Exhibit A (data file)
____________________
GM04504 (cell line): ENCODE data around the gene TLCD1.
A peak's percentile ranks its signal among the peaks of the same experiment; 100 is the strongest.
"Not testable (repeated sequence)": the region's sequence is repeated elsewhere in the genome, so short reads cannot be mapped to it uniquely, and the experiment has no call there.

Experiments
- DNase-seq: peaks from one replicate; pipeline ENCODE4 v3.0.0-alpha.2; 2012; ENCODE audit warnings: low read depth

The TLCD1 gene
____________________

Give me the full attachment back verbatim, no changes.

GM04504 (cell line): ENCODE data around the gene TLCD1.
A peak's percentile ranks its signal among the peaks of the same experiment; 100 is the strongest.
"Not testable (repeated sequence)": the region's sequence is repeated elsewhere in the genome, so short reads cannot be mapped to it uniquely, and the experiment has no call there.

Experiments
- DNase-seq: peaks from one replicate; pipeline ENCODE4 v3.0.0-alpha.2; 2012; ENCODE audit warnings: low read depth

The TLCD1 gene